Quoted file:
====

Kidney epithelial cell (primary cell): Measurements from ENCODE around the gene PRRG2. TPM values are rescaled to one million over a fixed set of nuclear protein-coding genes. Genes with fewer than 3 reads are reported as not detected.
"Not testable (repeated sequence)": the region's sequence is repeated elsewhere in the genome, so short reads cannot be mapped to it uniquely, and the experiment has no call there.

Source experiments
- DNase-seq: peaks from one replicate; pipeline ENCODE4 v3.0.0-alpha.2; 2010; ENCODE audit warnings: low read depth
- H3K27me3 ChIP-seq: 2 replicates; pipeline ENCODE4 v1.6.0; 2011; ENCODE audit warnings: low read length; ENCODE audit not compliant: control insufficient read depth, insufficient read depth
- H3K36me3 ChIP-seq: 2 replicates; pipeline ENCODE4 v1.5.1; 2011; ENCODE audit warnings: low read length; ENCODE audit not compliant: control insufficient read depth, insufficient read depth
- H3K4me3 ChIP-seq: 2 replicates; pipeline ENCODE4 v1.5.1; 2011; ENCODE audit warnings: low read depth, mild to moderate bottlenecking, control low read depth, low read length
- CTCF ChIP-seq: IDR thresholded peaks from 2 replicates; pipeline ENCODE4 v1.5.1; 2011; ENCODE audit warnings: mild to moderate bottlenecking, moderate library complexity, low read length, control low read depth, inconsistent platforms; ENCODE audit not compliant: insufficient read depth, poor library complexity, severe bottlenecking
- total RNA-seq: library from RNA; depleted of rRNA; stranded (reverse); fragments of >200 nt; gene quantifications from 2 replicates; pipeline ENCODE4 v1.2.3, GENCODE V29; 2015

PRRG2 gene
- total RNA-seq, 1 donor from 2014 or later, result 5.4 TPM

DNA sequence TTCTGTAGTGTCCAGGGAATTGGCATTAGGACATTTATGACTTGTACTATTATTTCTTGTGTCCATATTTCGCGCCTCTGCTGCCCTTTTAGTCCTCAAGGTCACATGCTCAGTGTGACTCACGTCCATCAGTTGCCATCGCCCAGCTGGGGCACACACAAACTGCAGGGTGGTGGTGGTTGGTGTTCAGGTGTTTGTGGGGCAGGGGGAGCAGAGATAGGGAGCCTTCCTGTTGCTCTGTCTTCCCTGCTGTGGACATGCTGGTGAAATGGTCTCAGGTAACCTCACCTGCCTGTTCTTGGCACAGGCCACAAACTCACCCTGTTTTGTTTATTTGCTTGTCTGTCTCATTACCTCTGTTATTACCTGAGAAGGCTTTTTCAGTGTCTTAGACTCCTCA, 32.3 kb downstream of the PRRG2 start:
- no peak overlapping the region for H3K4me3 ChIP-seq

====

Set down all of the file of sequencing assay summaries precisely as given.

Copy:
Kidney epithelial cell (primary cell): Measurements from ENCODE around the gene PRRG2. TPM values are rescaled to one million over a fixed set of nuclear protein-coding genes. Genes with fewer than 3 reads are reported as not detected.
"Not testable (repeated sequence)": the region's sequence is repeated elsewhere in the genome, so short reads cannot be mapped to it uniquely, and the experiment has no call there.

Source experiments
- DNase-seq: peaks from one replicate; pipeline ENCODE4 v3.0.0-alpha.2; 2010; ENCODE audit warnings: low read depth
- H3K27me3 ChIP-seq: 2 replicates; pipeline ENCODE4 v1.6.0; 2011; ENCODE audit warnings: low read length; ENCODE audit not compliant: control insufficient read depth, insufficient read depth
- H3K36me3 ChIP-seq: 2 replicates; pipeline ENCODE4 v1.5.1; 2011; ENCODE audit warnings: low read length; ENCODE audit not compliant: control insufficient read depth, insufficient read depth
- H3K4me3 ChIP-seq: 2 replicates; pipeline ENCODE4 v1.5.1; 2011; ENCODE audit warnings: low read depth, mild to moderate bottlenecking, control low read depth, low read length
- CTCF ChIP-seq: IDR thresholded peaks from 2 replicates; pipeline ENCODE4 v1.5.1; 2011; ENCODE audit warnings: mild to moderate bottlenecking, moderate library complexity, low read length, control low read depth, inconsistent platforms; ENCODE audit not compliant: insufficient read depth, poor library complexity, severe bottlenecking
- total RNA-seq: library from RNA; depleted of rRNA; stranded (reverse); fragments of >200 nt; gene quantifications from 2 replicates; pipeline ENCODE4 v1.2.3, GENCODE V29; 2015

PRRG2 gene
- total RNA-seq, 1 donor from 2014 or later, result 5.4 TPM

DNA sequence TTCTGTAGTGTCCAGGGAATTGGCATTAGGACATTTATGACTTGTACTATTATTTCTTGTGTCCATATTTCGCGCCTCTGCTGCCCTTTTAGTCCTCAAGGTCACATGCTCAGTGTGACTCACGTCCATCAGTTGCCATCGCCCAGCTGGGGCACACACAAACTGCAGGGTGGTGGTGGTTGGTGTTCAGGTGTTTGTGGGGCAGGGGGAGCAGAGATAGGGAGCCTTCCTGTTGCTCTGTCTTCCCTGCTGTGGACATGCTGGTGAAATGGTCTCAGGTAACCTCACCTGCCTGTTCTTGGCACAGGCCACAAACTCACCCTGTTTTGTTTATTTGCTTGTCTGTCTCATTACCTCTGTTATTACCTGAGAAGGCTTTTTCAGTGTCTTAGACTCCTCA, 32.3 kb downstream of the PRRG2 start:
- no peak overlapping the region for H3K4me3 ChIP-seq